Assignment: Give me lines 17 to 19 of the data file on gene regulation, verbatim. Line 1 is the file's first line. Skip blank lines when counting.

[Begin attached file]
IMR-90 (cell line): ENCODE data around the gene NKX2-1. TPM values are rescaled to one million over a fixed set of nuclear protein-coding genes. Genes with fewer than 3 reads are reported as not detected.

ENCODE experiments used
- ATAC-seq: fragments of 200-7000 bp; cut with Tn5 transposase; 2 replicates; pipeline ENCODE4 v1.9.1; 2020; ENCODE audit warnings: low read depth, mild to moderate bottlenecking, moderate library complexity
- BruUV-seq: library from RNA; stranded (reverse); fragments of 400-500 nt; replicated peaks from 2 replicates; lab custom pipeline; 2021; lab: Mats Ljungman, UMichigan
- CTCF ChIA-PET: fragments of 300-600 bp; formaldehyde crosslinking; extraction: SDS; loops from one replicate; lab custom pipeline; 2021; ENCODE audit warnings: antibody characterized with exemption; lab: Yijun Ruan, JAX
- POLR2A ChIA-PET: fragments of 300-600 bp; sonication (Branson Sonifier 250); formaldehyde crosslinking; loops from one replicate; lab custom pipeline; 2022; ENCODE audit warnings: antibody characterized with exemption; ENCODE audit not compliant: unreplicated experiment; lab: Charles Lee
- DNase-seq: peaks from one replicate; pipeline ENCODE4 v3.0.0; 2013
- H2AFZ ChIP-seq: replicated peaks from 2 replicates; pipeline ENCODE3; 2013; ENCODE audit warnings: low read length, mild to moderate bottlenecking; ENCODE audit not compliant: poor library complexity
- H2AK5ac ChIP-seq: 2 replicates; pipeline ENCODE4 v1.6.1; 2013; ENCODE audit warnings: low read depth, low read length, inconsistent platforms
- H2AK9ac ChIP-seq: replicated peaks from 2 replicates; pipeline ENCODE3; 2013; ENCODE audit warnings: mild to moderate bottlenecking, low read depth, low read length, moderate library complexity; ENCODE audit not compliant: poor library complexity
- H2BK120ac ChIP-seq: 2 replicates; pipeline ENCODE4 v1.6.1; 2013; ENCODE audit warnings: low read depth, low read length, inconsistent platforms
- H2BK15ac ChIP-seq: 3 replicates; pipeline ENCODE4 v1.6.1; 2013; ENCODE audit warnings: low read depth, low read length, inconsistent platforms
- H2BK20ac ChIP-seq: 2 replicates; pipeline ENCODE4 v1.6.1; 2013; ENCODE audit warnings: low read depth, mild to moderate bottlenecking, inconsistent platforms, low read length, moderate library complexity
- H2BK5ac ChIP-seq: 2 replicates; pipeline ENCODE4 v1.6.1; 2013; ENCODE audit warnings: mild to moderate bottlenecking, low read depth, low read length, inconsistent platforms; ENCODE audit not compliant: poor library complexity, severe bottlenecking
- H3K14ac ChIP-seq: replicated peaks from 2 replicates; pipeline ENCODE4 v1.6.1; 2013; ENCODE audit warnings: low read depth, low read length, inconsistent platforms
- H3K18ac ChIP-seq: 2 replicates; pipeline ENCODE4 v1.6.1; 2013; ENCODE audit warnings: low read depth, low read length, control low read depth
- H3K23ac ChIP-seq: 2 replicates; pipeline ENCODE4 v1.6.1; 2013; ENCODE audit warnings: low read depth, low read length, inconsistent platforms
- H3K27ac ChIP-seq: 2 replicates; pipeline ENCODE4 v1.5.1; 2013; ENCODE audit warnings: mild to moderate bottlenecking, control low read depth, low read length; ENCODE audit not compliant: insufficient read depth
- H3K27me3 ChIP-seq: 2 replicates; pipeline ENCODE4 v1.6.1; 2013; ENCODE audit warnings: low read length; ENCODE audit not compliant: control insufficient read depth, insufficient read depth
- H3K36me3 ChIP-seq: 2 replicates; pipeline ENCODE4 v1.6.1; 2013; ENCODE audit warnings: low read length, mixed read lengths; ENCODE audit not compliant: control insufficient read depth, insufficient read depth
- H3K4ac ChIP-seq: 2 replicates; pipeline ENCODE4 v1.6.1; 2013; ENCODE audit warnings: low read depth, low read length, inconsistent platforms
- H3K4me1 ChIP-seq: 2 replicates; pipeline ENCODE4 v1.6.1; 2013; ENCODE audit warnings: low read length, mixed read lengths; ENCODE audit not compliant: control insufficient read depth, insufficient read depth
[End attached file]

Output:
- H3K23ac ChIP-seq: 2 replicates; pipeline ENCODE4 v1.6.1; 2013; ENCODE audit warnings: low read depth, low read length, inconsistent platforms
- H3K27ac ChIP-seq: 2 replicates; pipeline ENCODE4 v1.5.1; 2013; ENCODE audit warnings: mild to moderate bottlenecking, control low read depth, low read length; ENCODE audit not compliant: insufficient read depth
- H3K27me3 ChIP-seq: 2 replicates; pipeline ENCODE4 v1.6.1; 2013; ENCODE audit warnings: low read length; ENCODE audit not compliant: control insufficient read depth, insufficient read depth